With that in mind, we know that GHG emissions contribute to global warming and have disproportionate impacts on Indigenous peoples and their territories. The extent of climate mitigation today will determine the legacy we leave behind for future generations. Putting climate change on the Law Society’s agenda fits squarely within its mandate to uphold the public interest and its commitments to reconciliation.
Legal and regulatory frameworks are rapidly changing, and according to the codes of conduct of any law society, lawyers need to be able to competently advise their clients. Lawyers can’t ignore climate change and willfully refuse to see it. We are all increasingly going to be climate lawyers now, whether we want to be or not. Not only do lawyers need to understand evolving climate-related risks and opportunities, they have a duty to give clients truthful advice – even if the clients don’t want to hear it.
All this means it is essential that lawyers have an adequate level of understanding of the risks that climate change poses and the actions that need to be taken to help preserve the planet. The Federation of Asian Canadian Lawyers BC and the Canada Climate Law Initiative have provided resource lists for lawyers wanting to learn more.
What are other law societies doing to address climate change?
Many professional law societies and associations around the world have already passed climate resolutions. Fifteen bars, societies, and associations representing millions of lawyers around the world, including the American Bar Association, International Bar Association, Law Council of Australia, the Council of Bars and Law Societies of Europe, and the Law Society of England and Wales, have passed climate resolutions, adopted climate statements, created special committees and task forces and/or issued climate change guidelines for their members.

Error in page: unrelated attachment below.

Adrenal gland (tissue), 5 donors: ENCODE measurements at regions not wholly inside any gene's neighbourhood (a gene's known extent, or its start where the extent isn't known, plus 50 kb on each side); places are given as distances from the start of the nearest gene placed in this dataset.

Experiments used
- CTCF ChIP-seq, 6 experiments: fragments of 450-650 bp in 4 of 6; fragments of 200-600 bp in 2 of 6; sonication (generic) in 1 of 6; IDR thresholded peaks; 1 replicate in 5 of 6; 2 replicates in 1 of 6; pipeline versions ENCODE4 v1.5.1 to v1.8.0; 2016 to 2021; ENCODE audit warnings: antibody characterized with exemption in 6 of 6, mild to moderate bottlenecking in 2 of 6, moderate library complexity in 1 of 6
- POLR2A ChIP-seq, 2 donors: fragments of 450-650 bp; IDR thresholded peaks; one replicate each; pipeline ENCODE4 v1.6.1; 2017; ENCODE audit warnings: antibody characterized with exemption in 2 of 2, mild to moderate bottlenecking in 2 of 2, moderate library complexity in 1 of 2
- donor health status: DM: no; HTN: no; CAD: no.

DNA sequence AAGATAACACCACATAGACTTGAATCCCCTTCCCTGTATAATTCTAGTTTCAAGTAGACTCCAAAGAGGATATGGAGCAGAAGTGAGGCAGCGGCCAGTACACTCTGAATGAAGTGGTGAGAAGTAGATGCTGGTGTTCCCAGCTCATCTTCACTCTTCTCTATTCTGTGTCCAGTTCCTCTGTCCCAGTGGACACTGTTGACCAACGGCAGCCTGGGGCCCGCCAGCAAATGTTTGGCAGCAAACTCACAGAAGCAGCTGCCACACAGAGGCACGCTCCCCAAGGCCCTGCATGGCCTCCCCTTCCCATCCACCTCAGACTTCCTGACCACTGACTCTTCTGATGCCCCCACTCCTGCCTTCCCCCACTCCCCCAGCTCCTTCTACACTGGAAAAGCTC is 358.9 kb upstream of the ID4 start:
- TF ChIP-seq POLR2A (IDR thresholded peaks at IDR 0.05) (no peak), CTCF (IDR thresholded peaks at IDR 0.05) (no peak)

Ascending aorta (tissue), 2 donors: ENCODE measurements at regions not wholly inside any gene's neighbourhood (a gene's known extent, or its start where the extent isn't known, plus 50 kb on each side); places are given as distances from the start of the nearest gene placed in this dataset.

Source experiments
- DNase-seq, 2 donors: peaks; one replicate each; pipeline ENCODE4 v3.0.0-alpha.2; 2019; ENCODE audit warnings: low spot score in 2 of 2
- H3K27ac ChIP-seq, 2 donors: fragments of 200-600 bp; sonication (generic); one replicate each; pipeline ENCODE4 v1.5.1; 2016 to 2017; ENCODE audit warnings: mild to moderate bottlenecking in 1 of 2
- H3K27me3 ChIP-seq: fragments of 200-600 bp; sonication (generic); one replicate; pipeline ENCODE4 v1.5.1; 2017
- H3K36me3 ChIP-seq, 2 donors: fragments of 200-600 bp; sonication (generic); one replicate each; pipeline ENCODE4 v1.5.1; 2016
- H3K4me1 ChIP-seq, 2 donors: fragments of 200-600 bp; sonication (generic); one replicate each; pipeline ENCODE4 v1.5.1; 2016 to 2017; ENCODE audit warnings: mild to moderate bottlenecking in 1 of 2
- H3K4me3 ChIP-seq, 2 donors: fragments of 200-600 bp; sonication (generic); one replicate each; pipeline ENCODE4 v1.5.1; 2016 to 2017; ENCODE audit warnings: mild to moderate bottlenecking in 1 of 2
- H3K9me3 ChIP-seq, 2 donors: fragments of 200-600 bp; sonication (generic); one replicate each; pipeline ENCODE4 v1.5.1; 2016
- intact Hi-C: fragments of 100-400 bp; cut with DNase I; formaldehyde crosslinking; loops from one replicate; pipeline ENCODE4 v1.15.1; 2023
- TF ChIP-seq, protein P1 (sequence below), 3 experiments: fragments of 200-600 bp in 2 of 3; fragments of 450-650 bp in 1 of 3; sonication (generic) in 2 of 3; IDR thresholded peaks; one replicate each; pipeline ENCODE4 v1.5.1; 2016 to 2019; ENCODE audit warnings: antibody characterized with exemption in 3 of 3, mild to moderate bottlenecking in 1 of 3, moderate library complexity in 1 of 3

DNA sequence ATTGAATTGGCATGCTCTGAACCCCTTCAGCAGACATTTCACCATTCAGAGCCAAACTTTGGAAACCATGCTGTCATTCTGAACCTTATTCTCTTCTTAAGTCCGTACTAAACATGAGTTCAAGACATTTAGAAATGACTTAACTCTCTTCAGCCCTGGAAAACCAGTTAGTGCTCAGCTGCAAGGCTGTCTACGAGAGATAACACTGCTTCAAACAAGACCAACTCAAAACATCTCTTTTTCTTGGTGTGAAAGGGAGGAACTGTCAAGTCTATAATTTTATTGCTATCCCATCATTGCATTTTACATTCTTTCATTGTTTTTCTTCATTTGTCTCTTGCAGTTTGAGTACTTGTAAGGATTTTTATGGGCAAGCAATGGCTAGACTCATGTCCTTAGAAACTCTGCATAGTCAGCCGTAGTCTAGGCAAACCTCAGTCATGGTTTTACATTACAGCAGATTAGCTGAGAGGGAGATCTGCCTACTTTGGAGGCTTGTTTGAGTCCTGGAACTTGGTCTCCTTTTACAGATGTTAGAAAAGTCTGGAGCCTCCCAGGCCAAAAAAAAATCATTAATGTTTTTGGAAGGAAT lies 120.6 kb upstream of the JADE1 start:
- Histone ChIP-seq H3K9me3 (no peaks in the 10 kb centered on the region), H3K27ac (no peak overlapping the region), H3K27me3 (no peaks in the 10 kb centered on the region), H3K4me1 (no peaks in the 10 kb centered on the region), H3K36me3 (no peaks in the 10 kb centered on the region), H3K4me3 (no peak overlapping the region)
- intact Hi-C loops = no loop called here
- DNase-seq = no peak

Law societies in Canada are lagging behind the rest of the world in this regard. However, last year in Canada, the Barreau du Québec and the Law Society of New Brunswick both adopted a form of climate resolution, inspired by the 2022 resolution put forth in BC that failed. They have also established task forces to develop climate-related materials for lawyers.
What happens next if this resolution is adopted?
The resolution is put in terms of positive action and providing support for minimum competencies that lawyers in this day and age need to know as part of their ethical duties. It encourages the Law Society to strike a task force to look at the role of lawyers in both advising clients on climate-related risks and opportunities and addressing climate change mitigation in their own practice, as well as developing materials and programming to educate and guide lawyers and articled students.
At COP27, it was acknowledged that the legal profession is in a moment of collective learning. Climate resolutions passed by an electorate signal to an organization the importance of having climate change on the agenda, and they embolden the organization to move forward with a certain course of action. Right now, it's just important to put climate change on the agenda.
Dr. Carol Liao, Terri-Lynn Williams-Davidson, KC, and Bruno Caron discussed Resolution 4 in a recent panel discussion hosted by the Federation of Asian Canadian Lawyers BC.